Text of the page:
Re-engaging the Economy

The year 1995 has been a hard year for Pakistan. On the receiving end for most of it, the bad news in cricket and hockey has only been exceeded by the economy turning from bad to worse. While we pulled back a few winners in spite of the best efforts of the ruling regime in the last few days of the year, things are grim. Our investment in Afghanistan has become a major foreign policy disaster and we may have lost our special relationship with Iran in the process. Despite spectacular success in dealing urban terrorism crippling blows in Karachi, the lack of serious political initiatives has alienated the core of Mohajirs from the national mainstream. While she remains a great political fighter, the PM stands alone in her manhood among the shambles of an inept, inefficient and corrupt administration. Surrounded by atrocious advisors who overwhelm the few dedicated ones around her by doses of outrageous flattery and public displays of adulation, the Head of Government has only shown flashes of the brilliance she is capable of, and that too when her own survival is threatened. From time to time, she has come perilously close to going off the deep end, particularly because of histrionic displays at some public meetings. She has compounded her own problems by not carrying out a ruthless purge of her economic team, choosing loyalty to some rather questionable bureaucratic ability in super-session to the vital economic interests of the nation.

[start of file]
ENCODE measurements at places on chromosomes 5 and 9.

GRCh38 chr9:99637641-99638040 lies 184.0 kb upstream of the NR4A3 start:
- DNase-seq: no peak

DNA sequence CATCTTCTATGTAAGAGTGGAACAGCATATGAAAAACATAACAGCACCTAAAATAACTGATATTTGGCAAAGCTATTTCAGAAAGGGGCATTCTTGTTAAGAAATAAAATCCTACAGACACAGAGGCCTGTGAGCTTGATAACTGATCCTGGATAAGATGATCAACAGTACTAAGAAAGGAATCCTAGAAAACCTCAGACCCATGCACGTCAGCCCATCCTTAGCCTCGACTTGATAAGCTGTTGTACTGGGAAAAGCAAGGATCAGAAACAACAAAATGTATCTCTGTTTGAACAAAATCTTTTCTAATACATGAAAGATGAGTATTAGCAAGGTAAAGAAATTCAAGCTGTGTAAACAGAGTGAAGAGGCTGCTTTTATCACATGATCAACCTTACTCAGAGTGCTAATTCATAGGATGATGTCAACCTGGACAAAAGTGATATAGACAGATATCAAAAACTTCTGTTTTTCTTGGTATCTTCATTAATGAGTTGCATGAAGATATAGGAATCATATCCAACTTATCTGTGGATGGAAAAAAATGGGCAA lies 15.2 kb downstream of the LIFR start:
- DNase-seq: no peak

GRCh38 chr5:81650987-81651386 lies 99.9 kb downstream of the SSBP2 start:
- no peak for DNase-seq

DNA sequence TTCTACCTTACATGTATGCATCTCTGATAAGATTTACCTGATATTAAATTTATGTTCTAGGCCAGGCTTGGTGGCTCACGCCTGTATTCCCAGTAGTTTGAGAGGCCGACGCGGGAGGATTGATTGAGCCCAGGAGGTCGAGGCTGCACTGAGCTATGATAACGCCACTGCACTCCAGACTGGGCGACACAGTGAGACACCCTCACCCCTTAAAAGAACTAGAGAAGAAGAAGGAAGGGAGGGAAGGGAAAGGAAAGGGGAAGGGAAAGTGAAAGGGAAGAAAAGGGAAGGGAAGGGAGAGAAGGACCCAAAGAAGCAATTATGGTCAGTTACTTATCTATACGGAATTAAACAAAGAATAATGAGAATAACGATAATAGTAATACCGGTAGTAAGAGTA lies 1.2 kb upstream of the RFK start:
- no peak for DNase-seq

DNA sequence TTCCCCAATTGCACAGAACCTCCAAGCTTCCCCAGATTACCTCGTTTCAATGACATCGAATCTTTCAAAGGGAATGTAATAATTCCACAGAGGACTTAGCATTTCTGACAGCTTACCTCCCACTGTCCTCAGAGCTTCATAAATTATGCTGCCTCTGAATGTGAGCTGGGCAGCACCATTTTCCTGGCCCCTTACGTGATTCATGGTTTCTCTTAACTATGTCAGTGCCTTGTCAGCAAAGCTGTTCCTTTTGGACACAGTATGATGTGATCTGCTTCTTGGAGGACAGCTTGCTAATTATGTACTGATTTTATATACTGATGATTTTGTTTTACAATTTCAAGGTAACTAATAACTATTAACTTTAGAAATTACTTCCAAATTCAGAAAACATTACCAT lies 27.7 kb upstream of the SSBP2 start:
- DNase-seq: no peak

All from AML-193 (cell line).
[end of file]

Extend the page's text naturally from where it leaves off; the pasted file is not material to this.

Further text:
Sectarian wars

At about midday in Karachi on our 48th Independence Day, two activists of SSP were killed and 13 wounded in an exchange of fire with law enforcement agencies. The LEAs suffered first at the hands of the SSP, taking three casualties, including one ASI badly wounded, before returning automatic fire directed from Masjid-i-Siddiq Akbar (one gunman was in the minaret with an AK-47) where about 600 SSP supporters had taken “refuge”. Before the LEAs could fully cordon off the mosque, most of the gunmen slipped away but even then six firearms including one AK-47 (Kalashnikov) were recovered from the possession of those in the mosque. In trying to get at the gunman holed up in the minaret, two policemen entered the mosque with their boots on. On Aug 15, 1994, an emotional Maulana Azam Tariq, MNA of the SSP displayed blood-stained clothes of his supporters in the National Assembly and gave a 48-hour ultimatum for action against the officials of the LEAs who had committed “sacrilege” by “desecrating” the mosque. As a respected Muslim elder, one would expect that Maulana Azam Tariq should have, in the same breath, condemned those of his supporters who initiated the process of sacrilege by taking arms into the mosque in the first place and using this place of worship as a fortress to rain bullets on their opponents and the members of the LEAs, equally indiscriminately.